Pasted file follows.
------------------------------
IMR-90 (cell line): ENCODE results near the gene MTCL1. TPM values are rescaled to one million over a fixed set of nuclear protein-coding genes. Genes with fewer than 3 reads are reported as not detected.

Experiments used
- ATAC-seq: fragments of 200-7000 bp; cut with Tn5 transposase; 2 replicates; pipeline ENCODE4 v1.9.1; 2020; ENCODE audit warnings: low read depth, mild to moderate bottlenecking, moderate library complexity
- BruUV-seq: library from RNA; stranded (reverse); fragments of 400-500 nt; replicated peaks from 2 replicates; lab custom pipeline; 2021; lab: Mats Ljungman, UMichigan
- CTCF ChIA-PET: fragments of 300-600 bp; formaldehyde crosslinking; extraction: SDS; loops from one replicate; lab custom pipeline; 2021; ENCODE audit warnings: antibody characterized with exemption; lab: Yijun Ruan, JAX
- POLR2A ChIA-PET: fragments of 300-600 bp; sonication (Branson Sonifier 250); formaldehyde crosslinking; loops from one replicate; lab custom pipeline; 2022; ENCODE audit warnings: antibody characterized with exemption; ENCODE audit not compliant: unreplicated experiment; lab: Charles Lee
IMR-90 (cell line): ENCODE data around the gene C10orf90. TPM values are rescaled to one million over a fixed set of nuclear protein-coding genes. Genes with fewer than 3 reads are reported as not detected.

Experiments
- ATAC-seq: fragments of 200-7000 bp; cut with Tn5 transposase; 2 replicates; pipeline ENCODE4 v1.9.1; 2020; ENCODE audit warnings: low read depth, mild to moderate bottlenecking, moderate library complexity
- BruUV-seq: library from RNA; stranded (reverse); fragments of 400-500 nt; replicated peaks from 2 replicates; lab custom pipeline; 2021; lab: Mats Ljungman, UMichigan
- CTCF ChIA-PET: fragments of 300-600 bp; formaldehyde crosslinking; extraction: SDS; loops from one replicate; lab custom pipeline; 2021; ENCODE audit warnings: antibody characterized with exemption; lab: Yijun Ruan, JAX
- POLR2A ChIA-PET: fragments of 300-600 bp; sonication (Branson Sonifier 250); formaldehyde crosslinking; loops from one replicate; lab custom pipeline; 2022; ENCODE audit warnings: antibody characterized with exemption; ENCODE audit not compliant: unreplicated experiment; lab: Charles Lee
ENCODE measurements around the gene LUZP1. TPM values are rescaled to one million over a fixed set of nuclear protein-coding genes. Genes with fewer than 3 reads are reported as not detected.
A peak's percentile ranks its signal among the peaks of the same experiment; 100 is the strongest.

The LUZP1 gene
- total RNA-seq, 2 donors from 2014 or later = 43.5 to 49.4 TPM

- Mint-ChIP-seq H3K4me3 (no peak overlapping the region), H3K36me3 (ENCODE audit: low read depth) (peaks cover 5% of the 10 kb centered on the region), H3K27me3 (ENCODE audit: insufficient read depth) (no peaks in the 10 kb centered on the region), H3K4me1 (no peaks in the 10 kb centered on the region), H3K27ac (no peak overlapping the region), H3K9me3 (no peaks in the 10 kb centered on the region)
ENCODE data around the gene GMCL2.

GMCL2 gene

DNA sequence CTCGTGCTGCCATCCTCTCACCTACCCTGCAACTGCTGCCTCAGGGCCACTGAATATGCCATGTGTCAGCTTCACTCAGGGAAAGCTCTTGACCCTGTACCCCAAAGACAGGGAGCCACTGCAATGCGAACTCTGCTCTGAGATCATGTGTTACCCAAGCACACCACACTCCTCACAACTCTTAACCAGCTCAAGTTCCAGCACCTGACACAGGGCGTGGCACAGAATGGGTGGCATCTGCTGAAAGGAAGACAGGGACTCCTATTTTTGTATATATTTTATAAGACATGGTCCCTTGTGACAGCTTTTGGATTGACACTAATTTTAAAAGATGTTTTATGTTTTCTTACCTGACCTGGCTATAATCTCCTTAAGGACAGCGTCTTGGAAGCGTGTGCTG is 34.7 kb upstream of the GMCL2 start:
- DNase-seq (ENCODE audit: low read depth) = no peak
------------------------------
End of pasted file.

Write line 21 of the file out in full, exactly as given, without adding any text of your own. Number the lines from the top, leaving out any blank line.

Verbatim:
- DNase-seq (ENCODE audit: low read depth) = no peak